In so holding, the Court of Appeals considered both the purpose of CPLR 205 and judicial economy. The point of CPLR 205 was to "allow plaintiffs to avoid the harsh consequences of the statute of limitations and have their claims determined on the merits" in situations where defendants had been put on notice of the claims against them through a prior, timely commenced action; the Court of Appeals noted that its holding was consistent with that purpose. And there was no reasonable basis for a concern that the court's decision would motivate plaintiffs to unduly delay deciding whether to pursue their appeals or commence new actions: Attorneys routinely file notices of appeal, and plaintiffs generally want to obtain a determination on the merits quickly.
The Court of Appeals also rejected as "overblown" defendants' concern that its interpretation of CPLR 205(a) would encourage the frivolous taking of appeals that plaintiffs do not really intend to perfect. Such behavior would necessarily be short-lived because dismissal of a nondiscretionary appeal for failure to perfect generally would foreclose later appeals on the same issues, the court noted, and it presumed that an intermediate appellate court would not vacate an appeal's dismissal absent a compelling reason.
Finally, the Court of Appeals rejected the defendants' contention that plaintiffs who might forgo pursuing their appeals ought to commence their new actions while those appeals are pending. The court pointed out that, in such a situation, the new action would be subject to dismissal under CPLR 3211(a)(4)'s provision regarding other pending actions between the same parties for the same cause of action. In addition, this would be wasteful given that the appeal itself might determine the parties' rights and prevent further litigation.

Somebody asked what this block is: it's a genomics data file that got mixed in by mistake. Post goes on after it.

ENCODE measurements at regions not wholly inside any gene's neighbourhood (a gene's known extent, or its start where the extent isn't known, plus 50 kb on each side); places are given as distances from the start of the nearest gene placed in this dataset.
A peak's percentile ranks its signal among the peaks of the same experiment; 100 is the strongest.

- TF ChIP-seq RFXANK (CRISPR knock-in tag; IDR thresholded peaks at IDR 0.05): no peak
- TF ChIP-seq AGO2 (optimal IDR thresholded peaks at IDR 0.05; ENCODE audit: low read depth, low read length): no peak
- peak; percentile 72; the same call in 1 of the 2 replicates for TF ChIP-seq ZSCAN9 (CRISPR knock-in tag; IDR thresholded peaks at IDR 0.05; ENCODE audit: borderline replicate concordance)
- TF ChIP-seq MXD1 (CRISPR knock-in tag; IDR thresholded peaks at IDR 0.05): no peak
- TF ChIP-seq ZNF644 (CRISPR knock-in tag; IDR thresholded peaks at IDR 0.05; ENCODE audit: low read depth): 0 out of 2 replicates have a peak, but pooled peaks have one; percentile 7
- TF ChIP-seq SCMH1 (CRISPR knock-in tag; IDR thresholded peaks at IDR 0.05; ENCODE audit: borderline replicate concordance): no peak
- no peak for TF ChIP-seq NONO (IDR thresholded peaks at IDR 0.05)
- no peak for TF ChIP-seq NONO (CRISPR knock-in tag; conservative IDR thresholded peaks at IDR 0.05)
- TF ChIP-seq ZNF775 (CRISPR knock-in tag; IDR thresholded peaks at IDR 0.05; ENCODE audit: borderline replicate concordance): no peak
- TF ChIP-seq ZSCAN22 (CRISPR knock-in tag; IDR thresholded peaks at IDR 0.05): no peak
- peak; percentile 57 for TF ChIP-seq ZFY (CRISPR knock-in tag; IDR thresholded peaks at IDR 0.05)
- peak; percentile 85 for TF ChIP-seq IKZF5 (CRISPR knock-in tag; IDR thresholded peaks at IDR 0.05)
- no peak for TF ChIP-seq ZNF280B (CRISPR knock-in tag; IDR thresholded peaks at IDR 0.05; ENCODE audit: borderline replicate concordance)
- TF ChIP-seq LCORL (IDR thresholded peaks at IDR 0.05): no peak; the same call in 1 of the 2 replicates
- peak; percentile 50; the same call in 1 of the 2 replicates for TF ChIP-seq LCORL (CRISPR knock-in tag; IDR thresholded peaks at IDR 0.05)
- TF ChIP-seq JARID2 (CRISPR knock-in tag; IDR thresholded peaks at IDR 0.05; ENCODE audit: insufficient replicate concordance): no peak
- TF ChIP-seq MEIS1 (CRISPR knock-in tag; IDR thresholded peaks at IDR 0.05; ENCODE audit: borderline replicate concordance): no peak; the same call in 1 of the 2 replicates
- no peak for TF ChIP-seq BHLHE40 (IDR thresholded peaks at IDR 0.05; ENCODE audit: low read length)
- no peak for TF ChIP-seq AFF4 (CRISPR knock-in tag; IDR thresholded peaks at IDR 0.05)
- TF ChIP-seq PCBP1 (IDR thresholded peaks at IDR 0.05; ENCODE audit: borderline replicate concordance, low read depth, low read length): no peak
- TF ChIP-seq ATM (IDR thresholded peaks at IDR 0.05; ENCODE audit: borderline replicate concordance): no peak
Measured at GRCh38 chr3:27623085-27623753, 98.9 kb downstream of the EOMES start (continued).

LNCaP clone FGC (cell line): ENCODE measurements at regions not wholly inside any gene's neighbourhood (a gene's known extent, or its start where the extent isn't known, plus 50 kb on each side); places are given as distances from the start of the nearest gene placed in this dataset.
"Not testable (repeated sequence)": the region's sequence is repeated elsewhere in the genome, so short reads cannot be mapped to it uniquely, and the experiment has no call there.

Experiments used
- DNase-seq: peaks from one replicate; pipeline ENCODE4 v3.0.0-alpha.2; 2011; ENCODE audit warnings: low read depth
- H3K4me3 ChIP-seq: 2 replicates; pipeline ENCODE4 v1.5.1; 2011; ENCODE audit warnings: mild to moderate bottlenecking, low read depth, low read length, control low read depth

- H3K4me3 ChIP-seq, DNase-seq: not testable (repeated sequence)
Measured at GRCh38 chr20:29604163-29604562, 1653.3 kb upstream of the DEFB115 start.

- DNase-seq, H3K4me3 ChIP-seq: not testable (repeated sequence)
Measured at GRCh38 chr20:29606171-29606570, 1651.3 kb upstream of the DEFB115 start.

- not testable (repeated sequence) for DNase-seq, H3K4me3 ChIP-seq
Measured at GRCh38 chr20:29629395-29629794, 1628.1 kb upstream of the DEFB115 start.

While Malay provides important guidance to plaintiffs facing appeal dismissals, it leaves some questions unanswered. For example, if a plaintiff files an appeal and then decides not to perfect it, can that plaintiff count on the fact that the CPLR 205(a) tolling period will run from the date of dismissal? Not necessarily. In order to take advantage of CPLR 205(a) in the first place, a plaintiff3 needs to satisfy several requirements:
• The termination of the prior action cannot have been due to voluntary discontinuance, lack of personal jurisdiction over the defendant, dismissal for neglect to prosecute,4 or a final judgment on the merits.5
• The prior action itself had to have been timely commenced. If the prior action was brought after the expiration of the applicable statute of limitations period, CPLR 205(a) won't save it.6
• The prior action must have been filed in state or federal court in New York.7
• Service upon the defendant must be effected within the six-month period following termination of the prior action.8
So, where a plaintiff chooses to abandon an appeal, could that be deemed a "voluntary discontinuance" or "neglect to prosecute" such that CPLR 205(a) does not apply? While the Court of Appeals in Malay applied CPLR 205(a) in the context of a post-abandonment dismissal, it also expressly noted that this issue had not been preserved for its review and that it therefore expressed no opinion.